Chesed Club World Wide Center & Discussion Groups




(a) Question (Rav Kahana): Is a cat Matrif?
(b) Answer (Rav): Even a weasel is Matrif, (all the more so, a cat.)
(c) Question (Rav Kahana): Is a weasel Matrif? (All this will be explained shortly.)
(d) Answer (Rav): Even a cat is not Matrif, (all the more so, a weasel.)
(e) Question (Rav Kahana): Are cats and weasels venomous?
(f) Answer (Rav): Cats are venomus, weasels are not.
(g) We can resolve the apparent contradictions:
1. Rav said that even a weasel is Matrif birds;
2. He said that even a cat is not Matrif large sheep;
3. He said that a cat is Matrif, but not a weasel, if they clawed kids and lambs.
(h) (The Mishnah taught that a Netz is Matrif small birds, a Gas (large hawk) is Matrif large birds.)
(i) Question (Rav Ashi): Are other Tamei birds venomous?
(j) Answer (Rav Hillel): Yes.
(k) Question (Mishnah): A Netz is Matrif small birds (implying that other birds are not Matrif!)
(l) Answer #1: A Netz is Matrif birds its own size, any other bird is Matrif only birds smaller than itself.
(m) Answer #2: A Netz is Matrif birds larger than itself, any other bird is Matrif only birds its own size.
(n) Version #1 (Rav Kahana): A fox is not venomous.
(o) Question: But Rav Dimi reported that a fox was Dores a ewe, and Chachamim ruled that it is Tereifah!
(p) Answer (Rav Safra): The case was, a cat was Dores it.
(q) Version #2 (Rav Kahana): A fox is venomous.
(r) Question: But Rav Dimi reported that a fox was Dores a ewe, and Chachamim ruled that it is Kosher!
(s) Answer (Rav Safra): The case was, a dog was Dores it;
1. (Rav Yosef): A dog is not venomous.
(a) (Abaye): We are concerned only for an intentional scratch with the claw of the foreleg, while the attacking animal is alive.
1. Inference: We are not concerned for bites, unintentional scratches, scratches with the (claws of the) hind leg, or scratches after the attacker died.
(b) Question: Obviously, if unintentional scratches are not a problem, we are not concerned after the attacker dies!
(c) Answer: The Chidush is when the foreleg was cut off before it was withdrawn:
1. One might have thought, it poisons its victim when it inserts the claw - Abaye teaches, this is not so, rather, the venom comes when it withdraws the claw.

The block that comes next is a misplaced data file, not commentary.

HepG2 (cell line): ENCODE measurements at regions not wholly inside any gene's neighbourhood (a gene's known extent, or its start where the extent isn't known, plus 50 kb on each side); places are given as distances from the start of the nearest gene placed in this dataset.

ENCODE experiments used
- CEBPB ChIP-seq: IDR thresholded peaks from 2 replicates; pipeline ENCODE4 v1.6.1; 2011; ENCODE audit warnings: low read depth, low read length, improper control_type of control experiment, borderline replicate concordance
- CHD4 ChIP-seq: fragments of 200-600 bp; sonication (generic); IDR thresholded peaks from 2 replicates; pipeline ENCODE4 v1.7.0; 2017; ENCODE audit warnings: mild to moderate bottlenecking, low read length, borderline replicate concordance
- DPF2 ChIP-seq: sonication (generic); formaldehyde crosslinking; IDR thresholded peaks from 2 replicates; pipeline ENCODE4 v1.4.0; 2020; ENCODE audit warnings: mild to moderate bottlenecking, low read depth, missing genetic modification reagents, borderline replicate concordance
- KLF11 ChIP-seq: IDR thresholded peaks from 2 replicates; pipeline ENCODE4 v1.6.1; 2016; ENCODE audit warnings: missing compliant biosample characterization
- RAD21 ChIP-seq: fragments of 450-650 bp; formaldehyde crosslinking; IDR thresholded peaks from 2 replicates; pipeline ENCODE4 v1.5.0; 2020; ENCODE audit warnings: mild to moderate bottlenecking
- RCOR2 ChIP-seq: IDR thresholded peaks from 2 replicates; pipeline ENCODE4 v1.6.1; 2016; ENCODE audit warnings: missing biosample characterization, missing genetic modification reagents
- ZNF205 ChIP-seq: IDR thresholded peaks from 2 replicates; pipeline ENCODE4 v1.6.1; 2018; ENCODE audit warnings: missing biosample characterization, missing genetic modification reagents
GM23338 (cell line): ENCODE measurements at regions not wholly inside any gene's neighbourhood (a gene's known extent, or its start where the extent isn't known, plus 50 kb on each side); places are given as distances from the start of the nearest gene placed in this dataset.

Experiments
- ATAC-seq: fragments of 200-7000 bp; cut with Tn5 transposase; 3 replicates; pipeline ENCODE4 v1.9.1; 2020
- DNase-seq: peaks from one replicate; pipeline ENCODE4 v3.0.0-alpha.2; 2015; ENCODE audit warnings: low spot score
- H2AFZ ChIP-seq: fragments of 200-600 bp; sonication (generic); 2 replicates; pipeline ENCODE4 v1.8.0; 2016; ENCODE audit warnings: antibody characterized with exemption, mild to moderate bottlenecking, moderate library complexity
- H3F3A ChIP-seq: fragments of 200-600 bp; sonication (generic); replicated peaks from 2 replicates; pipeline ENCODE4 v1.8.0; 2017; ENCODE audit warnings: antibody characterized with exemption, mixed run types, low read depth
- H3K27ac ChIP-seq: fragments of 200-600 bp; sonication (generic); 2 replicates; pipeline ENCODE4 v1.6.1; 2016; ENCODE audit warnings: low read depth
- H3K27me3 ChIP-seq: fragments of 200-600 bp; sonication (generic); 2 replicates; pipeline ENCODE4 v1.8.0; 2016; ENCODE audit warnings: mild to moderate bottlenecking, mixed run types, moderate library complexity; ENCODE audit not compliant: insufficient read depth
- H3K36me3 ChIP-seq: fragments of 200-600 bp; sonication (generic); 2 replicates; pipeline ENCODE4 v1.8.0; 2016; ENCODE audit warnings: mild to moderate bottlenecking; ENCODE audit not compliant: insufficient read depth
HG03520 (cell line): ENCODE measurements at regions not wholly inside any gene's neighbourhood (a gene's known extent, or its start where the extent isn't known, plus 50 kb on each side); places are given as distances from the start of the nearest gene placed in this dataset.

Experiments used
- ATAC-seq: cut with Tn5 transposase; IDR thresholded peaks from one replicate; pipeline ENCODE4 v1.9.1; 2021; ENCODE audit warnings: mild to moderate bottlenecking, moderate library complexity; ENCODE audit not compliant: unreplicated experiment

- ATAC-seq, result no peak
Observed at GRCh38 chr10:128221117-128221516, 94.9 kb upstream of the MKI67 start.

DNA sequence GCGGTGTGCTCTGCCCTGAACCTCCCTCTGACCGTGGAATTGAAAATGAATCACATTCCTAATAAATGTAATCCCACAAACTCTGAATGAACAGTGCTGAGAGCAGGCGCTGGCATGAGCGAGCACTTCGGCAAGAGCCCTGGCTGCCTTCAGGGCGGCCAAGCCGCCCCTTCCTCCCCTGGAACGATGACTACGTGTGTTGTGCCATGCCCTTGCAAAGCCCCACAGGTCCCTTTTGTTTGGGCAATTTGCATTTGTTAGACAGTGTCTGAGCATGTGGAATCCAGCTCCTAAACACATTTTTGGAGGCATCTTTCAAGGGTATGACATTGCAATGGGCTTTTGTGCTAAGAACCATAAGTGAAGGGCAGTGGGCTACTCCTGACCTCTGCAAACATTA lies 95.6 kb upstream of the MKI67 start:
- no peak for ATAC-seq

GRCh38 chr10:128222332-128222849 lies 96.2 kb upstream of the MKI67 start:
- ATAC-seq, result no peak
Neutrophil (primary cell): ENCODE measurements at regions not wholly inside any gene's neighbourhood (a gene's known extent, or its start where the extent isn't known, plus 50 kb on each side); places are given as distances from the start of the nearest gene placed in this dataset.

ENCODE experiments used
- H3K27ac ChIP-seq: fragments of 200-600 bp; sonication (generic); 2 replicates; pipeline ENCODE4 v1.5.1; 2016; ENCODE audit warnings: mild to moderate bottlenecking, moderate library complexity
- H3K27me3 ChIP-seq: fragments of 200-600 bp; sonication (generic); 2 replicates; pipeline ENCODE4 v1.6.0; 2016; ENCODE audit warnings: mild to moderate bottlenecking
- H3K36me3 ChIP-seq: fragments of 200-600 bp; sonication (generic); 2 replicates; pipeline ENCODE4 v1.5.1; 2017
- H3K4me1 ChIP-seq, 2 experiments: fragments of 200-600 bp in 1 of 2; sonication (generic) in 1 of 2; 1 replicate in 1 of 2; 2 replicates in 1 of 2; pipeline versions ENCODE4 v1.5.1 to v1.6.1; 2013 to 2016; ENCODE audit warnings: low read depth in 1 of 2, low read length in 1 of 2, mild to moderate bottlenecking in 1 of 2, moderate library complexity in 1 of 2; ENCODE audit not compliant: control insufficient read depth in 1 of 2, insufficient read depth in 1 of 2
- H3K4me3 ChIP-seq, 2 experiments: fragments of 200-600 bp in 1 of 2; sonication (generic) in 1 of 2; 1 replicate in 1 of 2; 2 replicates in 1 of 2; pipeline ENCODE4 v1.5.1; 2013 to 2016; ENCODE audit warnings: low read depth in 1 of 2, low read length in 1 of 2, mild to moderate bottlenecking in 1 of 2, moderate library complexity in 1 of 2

(a) (Rabah bar bar Chanah citing Rav): If a lion came amidst cattle, and a claw was found in the back of one of them, it is Kosher.
(b) Question: Why?
(c) Answer: Even though most lions Dores, a claw (Tosfos - almost) never comes off. Since a claw came off, we assume that the ox came upon this claw when it scratched itself on the wall.
(d) Question: (Tosfos - most) oxen that scratch themselves would not get a claw in their back - we should assume that the lion clawed it!
(e) Conclusion: There are reasons to assume one way and the other, this is like an even doubt, we leave the ox in its Chazakah (it is Kosher.)
1. Rav generally holds, we are lenient in doubtful cases of Derisah.
(f) (Abaye): This is only if a claw is found, but if only a scratch mark is found, we are concerned.
1. Even when a claw is found, we are only lenient if it is moist, not if it is dry, for dry claws often come off.
2. Even when it is moist, we are only lenient if one was found, but if two or three are found like they are positioned on the paw, we are concerned.
(g) (Rav): We are not concerned in doubtful cases of Derisah.
(h) (Shmuel): We are concerned.
(i) Both agree that we are not concerned in the following cases:
1. If we are unsure whether or not the attacker entered the herd, we assume that it did not;
2. If we do not know whether a dog or cat clawed the victim, we assume that it was a dog;